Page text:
Without fanfare, a special "climate-change unit" was created to operate outside normal bureaucratic channels, devoted exclusively to planning one of the biggest and most complicated negotiations the Conservative government has faced. Today, the high-powered federal group includes dozens of senior government officials from different departments and even some key recruits from the private sector.Of course not, the public till is there to be used for Conservative self-promotion, why not an anti-environment war room? The war room is aiming high:
Former business journalist Deidre McMurdy, for instance, was hired away from a national think-tank to manage communications surrounding the Copenhagen confab. No effort or expense was spared.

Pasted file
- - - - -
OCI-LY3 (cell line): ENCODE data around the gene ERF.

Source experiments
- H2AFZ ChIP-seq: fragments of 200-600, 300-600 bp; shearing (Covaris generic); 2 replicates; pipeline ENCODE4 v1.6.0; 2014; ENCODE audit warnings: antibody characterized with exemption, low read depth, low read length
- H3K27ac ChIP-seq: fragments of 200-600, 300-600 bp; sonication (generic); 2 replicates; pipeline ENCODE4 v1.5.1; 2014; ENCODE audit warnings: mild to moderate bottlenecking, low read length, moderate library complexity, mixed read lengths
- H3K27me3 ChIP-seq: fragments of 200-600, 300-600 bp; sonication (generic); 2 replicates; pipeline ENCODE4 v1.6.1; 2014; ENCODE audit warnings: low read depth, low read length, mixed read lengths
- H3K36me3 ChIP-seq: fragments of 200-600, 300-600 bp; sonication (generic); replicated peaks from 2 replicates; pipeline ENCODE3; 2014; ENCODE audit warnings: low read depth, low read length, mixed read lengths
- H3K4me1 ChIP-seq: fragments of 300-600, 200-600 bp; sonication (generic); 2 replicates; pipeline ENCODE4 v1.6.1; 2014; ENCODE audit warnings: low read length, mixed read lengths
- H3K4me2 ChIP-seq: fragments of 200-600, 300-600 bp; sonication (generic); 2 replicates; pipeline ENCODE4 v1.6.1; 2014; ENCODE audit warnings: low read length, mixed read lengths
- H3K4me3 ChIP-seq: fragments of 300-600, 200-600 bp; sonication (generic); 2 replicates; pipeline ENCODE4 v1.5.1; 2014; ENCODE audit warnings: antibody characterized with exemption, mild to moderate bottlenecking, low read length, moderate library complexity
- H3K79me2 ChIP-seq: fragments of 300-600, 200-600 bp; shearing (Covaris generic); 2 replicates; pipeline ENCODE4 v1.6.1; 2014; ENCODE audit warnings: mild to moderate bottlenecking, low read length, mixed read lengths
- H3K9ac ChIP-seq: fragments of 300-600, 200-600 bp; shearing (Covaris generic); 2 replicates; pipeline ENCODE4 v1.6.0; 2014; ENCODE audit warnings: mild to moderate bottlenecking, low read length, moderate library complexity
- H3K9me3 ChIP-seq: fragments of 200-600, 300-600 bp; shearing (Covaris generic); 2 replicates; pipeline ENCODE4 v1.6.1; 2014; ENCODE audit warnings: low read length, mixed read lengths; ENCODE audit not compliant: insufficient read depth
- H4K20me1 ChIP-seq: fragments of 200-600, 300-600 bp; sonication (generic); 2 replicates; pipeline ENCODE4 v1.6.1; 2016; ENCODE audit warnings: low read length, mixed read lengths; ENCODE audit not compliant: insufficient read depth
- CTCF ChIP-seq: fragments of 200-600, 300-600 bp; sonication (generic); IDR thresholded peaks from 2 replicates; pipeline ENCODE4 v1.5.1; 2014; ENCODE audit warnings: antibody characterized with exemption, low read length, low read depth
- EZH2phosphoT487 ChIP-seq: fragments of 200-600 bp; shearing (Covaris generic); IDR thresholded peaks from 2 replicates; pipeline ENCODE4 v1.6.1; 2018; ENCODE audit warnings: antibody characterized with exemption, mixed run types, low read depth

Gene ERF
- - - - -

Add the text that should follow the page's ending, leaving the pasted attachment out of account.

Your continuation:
A senior federal official puts it more bluntly, saying the only strategy occupying the war room these days is "how to get in and out of Copenhagen without being blamed for what's not going to happen."The fact that meetings leading up to Copenhagen are producing much disagreement is said to be "...bringing quiet sighs of relief inside the Harper government." Weston nevertheless suggests that the Conservatives deserve some kind of credit because they're "being honest about doing nothing," in comparison to the Kyoto-signing Liberals on the international environmental treaty score. That should make the highly paid p.r. folks in the "climate change unit" war room very happy.
Here was Harper yesterday at APEC putting a positive spin on his government's position, relating the disagreement among nations: